The new structure divides the world into five regions consisting of the Americas, Africa, Asia Pacific, Europe, and the Middle East. Each region will have its own Regional Board with an elected President. It is then these Regional Presidents who will go on to elect the Global President for ICCO, a position that is held for two years.

As well as being the voice of ICCO in their region, each Regional President will support its members by putting on a conference and awards each year which will be held in their region. This will result in ICCO having six conferences each year, as well as six international awards programmes.

The purpose of this change in structure is to ensure that all regions, organisations, and individuals represented by ICCO, can create and develop their own voice for the benefit of the regional and global PR and communications industry.

Francis Ingham, Chief Executive, ICCO, Director General, PRCA, said: “Ensuring that ICCO members receive the best services has always been at the forefront of our goals. I believe that this new regional structure will ensure that every member can access the very best insight, resulting in both depth and breadth of knowledge. Crucially, this new structure will allow us both to service our greatly-increased number of members, and also to grow even further in the future.”

About ICCO
The International Communications Consultancy Organisation (ICCO) is the voice of public relations consultancies around the world. The ICCO membership comprises national trade associations in 48 countries across the globe in Europe, Africa, Asia, the Middle East, the Americas and Australia. Collectively, these associations represent some 2,500 PR firms.
www.iccopr.com

Oxford summit to focus on the PR consultancy of the future

The Global ICCO PR Summit takes place later this month (29 & 30 September) in Oxford, UK.

The event theme focuses on “creating the consultancy of the future”, with a particular emphasis on talent, inspiration and innovation. International industry leaders presenting at the event include Karen van Bergen, CEO, Omnicom Public Relations Group; Michelle Hutton, COO, Edelman Europe, Scott Kronick, President & CEO, Ogilvy PR Asia Pacific; Alex Aiken, Executive Director, Government Communications – UK Government; Ian Pearman, CEO, AMV BBDO; Pascal Beucler, Chief Strategy Officer, MSLGROUP; and Andres Wittermann, Executive Vice President EMEA & APAC, LEWIS.

The conference will also see the launch of the much anticipated World PR Report 2016 which has been produced by ICCO and PRWeek.

Registration details and the full line-up are available on the ICCO Summit website.

ICCO Chief Executive Francis Ingham said: “If you work in PR and communications, then you need to be in Oxford on September 29th and 30th. We’ll have some of the industry’s biggest names there, drawn from right around the world, giving their analysis of where we now, and where we will be in the future. The ICCO summit is the pinnacle of the PR and comms conference season – if you’re serious about your profession, you’ll be there.”

Content marketing platform Passle is the event’s headline sponsor, and will be running a panel session discussing what brands, including the personal brands of staff, say about  agencies.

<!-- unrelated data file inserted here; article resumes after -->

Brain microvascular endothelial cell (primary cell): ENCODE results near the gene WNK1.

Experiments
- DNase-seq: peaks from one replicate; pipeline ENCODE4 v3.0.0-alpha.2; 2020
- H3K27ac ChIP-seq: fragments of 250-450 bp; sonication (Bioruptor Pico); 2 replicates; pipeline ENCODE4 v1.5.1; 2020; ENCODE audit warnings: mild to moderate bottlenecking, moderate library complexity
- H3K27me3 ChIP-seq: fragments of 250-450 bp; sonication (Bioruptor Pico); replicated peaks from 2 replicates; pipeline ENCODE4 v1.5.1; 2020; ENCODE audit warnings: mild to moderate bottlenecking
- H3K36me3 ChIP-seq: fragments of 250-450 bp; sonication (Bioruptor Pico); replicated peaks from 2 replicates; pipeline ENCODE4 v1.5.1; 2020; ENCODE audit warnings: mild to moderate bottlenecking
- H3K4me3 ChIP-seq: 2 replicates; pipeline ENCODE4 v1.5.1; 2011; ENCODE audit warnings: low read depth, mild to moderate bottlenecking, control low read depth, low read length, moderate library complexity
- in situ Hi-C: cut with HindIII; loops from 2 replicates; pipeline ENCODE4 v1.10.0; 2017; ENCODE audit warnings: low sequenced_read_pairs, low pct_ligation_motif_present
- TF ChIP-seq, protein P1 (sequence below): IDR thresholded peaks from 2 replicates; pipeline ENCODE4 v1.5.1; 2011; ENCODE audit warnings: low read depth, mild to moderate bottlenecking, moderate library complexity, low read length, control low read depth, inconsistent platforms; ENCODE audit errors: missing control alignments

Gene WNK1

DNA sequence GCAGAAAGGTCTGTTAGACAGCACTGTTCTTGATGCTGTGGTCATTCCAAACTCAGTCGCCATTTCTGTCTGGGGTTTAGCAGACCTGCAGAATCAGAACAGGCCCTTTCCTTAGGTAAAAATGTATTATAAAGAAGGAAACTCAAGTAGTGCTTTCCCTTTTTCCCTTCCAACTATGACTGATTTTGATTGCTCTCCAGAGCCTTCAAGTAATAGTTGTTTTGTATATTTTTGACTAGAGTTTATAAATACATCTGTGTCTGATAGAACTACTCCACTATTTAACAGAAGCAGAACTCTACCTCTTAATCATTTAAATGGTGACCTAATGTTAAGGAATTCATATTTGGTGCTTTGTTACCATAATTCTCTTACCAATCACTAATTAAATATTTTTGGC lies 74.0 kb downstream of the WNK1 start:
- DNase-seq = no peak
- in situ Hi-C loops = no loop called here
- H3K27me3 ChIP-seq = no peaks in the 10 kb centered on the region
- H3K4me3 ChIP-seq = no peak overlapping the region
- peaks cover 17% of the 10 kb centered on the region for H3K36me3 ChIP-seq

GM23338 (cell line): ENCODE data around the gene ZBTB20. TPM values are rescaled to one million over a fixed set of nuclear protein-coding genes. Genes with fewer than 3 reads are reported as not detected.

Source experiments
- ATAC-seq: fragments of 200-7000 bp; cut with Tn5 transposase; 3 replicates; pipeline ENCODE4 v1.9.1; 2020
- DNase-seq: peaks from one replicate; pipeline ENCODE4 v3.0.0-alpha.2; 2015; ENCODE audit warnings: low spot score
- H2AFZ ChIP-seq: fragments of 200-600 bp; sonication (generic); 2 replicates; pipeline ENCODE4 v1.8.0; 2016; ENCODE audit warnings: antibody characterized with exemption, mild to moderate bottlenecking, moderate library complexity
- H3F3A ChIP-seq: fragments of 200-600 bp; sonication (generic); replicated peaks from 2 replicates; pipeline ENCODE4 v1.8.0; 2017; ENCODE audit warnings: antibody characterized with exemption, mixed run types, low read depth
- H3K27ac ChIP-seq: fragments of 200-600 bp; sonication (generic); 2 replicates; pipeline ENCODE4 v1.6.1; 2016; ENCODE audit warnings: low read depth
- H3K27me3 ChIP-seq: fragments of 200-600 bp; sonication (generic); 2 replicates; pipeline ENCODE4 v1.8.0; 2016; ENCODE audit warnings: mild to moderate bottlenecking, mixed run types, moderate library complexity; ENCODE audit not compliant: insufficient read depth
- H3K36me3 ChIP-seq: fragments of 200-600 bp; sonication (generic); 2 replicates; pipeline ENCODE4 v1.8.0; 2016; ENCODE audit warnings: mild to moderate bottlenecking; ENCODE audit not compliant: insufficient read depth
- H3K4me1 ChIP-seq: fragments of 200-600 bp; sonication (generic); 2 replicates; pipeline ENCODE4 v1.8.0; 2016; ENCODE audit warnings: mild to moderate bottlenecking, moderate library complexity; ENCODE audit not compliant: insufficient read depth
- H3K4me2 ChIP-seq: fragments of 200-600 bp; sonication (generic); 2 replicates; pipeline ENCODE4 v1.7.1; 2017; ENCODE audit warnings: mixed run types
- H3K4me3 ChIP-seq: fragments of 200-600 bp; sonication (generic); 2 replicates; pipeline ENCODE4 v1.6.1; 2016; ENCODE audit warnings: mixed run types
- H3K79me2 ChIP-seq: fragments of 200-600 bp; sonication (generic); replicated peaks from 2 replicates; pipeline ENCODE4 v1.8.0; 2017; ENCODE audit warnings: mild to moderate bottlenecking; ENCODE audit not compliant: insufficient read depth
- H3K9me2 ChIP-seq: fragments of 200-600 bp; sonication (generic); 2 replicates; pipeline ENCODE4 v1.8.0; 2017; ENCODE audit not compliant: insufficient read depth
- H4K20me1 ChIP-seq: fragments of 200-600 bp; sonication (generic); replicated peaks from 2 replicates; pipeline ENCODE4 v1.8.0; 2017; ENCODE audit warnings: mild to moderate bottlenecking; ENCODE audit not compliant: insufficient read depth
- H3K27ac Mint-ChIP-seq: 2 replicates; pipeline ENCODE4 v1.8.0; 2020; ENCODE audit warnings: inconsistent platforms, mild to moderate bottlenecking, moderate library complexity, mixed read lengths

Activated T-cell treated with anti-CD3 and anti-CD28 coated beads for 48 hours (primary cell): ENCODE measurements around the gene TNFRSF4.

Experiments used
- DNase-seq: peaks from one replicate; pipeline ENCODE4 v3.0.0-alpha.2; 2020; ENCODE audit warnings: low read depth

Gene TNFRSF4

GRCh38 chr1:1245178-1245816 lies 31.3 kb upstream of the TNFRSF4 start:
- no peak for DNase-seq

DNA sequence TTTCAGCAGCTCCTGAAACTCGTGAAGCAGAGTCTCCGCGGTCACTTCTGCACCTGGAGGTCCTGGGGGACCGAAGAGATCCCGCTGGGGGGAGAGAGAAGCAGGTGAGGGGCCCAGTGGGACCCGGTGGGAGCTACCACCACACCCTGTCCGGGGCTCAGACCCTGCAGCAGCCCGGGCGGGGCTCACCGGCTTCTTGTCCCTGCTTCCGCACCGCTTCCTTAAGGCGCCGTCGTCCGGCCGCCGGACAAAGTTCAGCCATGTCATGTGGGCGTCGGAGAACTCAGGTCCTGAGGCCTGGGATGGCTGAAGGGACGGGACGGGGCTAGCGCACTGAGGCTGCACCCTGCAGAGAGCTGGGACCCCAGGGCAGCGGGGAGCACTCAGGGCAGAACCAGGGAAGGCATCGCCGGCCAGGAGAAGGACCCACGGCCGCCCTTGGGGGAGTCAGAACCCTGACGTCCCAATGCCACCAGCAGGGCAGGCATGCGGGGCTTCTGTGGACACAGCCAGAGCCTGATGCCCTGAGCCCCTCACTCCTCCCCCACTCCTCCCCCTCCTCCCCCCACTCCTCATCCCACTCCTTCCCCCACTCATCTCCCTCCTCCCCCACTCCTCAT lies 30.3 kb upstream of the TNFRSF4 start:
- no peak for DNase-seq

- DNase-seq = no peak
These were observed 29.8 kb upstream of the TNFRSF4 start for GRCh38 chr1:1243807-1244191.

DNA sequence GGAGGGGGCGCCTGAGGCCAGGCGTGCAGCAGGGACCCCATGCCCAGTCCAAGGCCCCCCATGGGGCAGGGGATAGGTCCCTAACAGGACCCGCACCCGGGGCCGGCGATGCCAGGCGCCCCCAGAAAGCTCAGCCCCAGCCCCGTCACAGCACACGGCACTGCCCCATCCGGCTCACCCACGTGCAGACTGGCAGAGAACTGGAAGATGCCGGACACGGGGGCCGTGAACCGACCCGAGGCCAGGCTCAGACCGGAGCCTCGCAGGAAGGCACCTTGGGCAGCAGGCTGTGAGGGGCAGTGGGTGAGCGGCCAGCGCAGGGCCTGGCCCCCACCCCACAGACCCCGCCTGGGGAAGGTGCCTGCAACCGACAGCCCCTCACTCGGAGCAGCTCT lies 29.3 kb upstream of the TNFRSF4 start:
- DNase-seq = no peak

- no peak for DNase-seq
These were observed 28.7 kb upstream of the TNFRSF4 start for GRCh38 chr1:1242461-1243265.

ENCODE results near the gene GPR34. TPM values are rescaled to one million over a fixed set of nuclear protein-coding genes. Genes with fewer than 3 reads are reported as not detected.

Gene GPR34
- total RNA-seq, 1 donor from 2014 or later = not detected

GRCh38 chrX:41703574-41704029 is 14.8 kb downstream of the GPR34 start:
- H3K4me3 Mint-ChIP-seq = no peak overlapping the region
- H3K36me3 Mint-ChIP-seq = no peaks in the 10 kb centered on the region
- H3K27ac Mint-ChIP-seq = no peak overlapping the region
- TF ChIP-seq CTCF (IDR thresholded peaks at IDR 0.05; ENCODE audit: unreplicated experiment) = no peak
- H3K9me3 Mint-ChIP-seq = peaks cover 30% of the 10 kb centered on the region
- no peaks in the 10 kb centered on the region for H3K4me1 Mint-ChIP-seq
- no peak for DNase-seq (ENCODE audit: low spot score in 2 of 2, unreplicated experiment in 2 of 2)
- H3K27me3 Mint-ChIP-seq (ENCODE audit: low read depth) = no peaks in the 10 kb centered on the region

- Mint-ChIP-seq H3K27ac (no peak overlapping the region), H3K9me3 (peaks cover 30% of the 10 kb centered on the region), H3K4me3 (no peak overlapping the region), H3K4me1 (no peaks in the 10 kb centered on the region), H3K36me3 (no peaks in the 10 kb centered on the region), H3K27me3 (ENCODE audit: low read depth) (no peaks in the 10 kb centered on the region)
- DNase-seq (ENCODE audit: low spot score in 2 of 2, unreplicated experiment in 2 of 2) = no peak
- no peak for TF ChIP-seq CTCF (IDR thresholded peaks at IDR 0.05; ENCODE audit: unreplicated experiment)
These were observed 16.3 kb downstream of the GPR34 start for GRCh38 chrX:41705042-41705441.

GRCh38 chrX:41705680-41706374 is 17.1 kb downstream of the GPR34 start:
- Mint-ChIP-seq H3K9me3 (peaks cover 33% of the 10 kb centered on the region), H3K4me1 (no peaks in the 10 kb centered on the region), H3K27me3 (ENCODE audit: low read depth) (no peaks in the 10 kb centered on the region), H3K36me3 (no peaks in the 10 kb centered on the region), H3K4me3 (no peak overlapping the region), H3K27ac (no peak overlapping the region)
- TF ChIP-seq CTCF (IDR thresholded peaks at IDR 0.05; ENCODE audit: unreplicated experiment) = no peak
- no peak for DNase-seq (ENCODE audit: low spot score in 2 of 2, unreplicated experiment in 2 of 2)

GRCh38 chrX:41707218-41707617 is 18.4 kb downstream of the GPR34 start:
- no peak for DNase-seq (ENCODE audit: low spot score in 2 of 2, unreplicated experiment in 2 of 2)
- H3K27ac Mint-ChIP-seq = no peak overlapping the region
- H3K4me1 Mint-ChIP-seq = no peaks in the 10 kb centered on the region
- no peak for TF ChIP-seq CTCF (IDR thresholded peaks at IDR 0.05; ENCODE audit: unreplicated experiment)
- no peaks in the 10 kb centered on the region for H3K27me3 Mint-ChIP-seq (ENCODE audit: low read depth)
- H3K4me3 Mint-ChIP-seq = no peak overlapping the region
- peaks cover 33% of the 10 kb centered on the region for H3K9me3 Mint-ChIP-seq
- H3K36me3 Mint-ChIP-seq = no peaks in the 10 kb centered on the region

Passle co-founder Tom Elgar said: “We are delighted to sponsor the ICCO global summit. As the voice of public relations consultancies around the world the ICCO summit is the ideal place for Passle to showcase its platform that enables busy experts to demonstrate their knowledge and experience online. By creating timely, authentic commentary on news and trends Passle makes it easy for PR experts provide industry-leading analysis for their clients, prospects, employees and stakeholders.”

Previously the summit has been held in cities including Milan, New Delhi and Paris, and is the major annual event of the International Communications Consultancy Organisation (ICCO).

The event will take place at Macdonald Randolph Hotel, Oxford and will be co-chaired by David Gallagher of Omnicom, Nitin Mantri of Avian Media (India) and Andrey Barannikov, CEO, SPN Communications (Russia). It is also sponsored by Paprika, Capstone Hill Search, ePressPack, Conversis, Gorkana, Avian Media, Porter Novelli, 72 Point and OnePoll.

For more information on attendance and sponsorship, please contact Charlene Corrin, General Manager, ICCO: info@iccopr.com

PR In Africa: Changing The Narrative

 

Article by Yomi Badejo-Okusanya, President of the African Public Relations Association (APRA)

 

Many years ago, The Economist magazine carried a cover story describing Africa as a ‘hopeless continent’. Several years later, The Economist reversed itself by coming out with another cover titled ‘ Rising Africa’. There lies the paradox that is Africa- it’s in its narrative! Undisputedly the next frontier in global development, Africa has witnessed impressive growth from foreign direct investment compared to other parts of the world. The disadvantage of our infrastructure deficit has resulted in massive funds injection, which presents significant opportunities for public relations practitioners on the continent.

The origins of Public Relations practice in Africa are somewhat hazy. What is clear though, is that  a substantial dose of public relations was used in Africa during the Second World War not just to encourage Africans to enlist in the home armies of their various colonial masters, but also to keep the war propaganda machine going on the continent. During periods of colonial rule, European trading companies like the United African Company (UAC) engaged public relations, perhaps for the very first time, in the area of private sector business. Many government organisations and agencies soon caught on and appointed PR executives. The first set of PR professionals were mostly media and Information Officers of government organisations.